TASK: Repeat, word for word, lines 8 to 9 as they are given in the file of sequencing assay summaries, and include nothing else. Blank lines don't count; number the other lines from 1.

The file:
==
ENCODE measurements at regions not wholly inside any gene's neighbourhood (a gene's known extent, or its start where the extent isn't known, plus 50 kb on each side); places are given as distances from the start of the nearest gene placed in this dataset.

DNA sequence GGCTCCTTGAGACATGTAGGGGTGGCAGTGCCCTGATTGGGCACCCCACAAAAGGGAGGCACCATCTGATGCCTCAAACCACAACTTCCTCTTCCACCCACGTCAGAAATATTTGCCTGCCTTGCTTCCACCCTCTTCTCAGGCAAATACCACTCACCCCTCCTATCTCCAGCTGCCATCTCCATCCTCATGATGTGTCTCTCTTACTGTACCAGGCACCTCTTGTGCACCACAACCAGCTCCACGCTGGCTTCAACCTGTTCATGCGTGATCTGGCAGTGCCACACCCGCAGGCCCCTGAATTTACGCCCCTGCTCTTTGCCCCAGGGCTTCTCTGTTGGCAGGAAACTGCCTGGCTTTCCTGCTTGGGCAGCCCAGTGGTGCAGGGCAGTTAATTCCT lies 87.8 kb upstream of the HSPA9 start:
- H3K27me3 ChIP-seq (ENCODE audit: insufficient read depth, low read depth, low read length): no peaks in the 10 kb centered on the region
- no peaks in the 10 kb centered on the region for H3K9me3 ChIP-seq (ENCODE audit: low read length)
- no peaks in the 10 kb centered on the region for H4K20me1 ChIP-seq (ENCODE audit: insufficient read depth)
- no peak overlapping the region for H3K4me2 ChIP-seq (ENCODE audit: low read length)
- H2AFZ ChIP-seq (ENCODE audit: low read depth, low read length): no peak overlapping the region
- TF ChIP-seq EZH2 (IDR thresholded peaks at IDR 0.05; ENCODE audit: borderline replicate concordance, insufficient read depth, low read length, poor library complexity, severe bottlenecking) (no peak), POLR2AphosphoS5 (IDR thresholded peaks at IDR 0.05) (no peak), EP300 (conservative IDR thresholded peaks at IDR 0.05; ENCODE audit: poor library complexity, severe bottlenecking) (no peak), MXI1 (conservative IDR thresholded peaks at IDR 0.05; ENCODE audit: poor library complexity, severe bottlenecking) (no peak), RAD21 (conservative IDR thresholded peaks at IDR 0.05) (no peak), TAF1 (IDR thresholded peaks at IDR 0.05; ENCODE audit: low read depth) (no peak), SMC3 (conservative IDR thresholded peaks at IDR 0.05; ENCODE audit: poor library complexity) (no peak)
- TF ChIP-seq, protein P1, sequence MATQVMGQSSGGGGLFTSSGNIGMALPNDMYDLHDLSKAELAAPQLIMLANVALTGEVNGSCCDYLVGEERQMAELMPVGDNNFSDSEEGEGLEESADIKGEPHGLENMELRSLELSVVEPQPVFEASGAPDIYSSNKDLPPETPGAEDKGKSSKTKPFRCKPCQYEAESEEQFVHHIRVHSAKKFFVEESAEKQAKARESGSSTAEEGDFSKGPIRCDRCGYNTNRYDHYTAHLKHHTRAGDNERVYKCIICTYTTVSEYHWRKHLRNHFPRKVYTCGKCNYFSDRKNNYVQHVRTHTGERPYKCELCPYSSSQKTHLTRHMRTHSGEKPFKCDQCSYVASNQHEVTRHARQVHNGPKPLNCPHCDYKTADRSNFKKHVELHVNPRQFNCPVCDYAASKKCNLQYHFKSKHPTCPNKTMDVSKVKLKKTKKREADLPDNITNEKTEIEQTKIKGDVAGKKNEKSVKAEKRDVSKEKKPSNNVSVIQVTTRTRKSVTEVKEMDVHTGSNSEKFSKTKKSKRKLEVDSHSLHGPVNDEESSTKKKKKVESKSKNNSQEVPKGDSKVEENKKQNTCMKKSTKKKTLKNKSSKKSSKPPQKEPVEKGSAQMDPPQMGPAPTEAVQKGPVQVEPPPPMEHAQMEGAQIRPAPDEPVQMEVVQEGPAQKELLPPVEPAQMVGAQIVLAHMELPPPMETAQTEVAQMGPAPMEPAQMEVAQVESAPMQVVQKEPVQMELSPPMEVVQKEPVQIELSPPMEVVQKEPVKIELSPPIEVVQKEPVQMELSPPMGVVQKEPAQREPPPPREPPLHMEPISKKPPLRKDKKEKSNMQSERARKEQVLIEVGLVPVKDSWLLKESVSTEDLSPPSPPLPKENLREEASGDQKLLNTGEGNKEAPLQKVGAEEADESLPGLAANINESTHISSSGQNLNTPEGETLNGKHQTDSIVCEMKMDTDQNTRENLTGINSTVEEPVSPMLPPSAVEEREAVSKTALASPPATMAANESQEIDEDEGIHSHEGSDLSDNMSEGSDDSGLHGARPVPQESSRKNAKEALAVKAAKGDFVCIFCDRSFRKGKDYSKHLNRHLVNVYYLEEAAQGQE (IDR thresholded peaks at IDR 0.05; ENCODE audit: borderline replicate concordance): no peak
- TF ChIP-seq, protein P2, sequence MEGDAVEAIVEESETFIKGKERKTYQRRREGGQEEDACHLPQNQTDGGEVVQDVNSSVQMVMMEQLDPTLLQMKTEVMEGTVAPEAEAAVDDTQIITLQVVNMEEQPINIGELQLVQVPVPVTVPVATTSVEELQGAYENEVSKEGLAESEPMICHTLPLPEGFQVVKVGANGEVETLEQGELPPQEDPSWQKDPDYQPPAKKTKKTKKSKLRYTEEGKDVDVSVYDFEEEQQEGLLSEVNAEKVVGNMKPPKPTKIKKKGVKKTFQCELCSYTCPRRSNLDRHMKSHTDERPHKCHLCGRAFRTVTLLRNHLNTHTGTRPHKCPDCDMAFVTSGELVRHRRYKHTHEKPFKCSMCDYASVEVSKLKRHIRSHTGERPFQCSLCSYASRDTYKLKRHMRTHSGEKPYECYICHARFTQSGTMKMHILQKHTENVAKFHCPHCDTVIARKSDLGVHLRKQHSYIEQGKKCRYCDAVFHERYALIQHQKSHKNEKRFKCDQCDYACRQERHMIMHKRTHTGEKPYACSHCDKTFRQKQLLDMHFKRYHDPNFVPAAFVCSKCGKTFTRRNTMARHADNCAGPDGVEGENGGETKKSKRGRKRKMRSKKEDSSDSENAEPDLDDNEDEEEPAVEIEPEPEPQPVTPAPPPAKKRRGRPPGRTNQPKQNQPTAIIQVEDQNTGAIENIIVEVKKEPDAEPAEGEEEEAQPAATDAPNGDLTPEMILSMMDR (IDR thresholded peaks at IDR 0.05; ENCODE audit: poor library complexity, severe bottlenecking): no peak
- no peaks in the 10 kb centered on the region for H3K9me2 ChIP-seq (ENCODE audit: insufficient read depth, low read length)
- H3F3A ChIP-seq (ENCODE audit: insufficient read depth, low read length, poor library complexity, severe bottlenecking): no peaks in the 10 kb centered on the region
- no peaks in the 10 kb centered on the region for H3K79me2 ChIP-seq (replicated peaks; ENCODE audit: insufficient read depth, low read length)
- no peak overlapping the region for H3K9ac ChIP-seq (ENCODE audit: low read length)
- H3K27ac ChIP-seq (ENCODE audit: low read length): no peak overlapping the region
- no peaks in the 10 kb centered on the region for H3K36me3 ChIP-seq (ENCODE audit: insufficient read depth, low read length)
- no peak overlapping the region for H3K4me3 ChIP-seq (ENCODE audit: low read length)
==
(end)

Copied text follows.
- TF ChIP-seq EZH2 (IDR thresholded peaks at IDR 0.05; ENCODE audit: borderline replicate concordance, insufficient read depth, low read length, poor library complexity, severe bottlenecking) (no peak), POLR2AphosphoS5 (IDR thresholded peaks at IDR 0.05) (no peak), EP300 (conservative IDR thresholded peaks at IDR 0.05; ENCODE audit: poor library complexity, severe bottlenecking) (no peak), MXI1 (conservative IDR thresholded peaks at IDR 0.05; ENCODE audit: poor library complexity, severe bottlenecking) (no peak), RAD21 (conservative IDR thresholded peaks at IDR 0.05) (no peak), TAF1 (IDR thresholded peaks at IDR 0.05; ENCODE audit: low read depth) (no peak), SMC3 (conservative IDR thresholded peaks at IDR 0.05; ENCODE audit: poor library complexity) (no peak)
- TF ChIP-seq, protein P1, sequence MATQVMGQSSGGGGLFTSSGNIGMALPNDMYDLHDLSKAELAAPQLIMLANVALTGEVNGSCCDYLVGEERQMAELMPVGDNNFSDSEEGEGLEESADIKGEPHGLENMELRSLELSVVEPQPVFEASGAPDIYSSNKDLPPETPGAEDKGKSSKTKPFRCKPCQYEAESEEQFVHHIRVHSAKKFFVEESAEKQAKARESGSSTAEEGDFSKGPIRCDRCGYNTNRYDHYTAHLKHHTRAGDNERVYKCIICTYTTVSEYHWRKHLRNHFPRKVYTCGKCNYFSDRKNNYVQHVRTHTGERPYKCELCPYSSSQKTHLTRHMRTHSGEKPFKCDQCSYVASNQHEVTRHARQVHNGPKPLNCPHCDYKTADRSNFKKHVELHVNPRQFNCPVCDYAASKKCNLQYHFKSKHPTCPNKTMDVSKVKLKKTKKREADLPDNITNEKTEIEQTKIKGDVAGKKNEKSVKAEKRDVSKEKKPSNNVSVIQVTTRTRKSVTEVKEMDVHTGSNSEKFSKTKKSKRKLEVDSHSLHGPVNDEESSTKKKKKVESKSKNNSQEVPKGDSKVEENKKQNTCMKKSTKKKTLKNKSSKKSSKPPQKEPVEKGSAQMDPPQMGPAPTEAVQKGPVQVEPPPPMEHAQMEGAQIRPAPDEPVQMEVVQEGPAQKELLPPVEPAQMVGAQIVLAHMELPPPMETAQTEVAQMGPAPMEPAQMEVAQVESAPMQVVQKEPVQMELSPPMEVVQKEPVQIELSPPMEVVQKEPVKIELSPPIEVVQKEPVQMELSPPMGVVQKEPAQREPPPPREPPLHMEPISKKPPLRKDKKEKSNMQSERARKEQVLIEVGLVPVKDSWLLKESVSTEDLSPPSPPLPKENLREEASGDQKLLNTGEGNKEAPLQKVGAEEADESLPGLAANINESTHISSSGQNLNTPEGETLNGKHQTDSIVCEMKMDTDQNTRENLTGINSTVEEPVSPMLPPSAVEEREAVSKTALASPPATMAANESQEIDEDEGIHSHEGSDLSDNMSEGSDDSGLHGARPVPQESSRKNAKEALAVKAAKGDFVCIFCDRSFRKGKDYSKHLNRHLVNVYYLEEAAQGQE (IDR thresholded peaks at IDR 0.05; ENCODE audit: borderline replicate concordance): no peak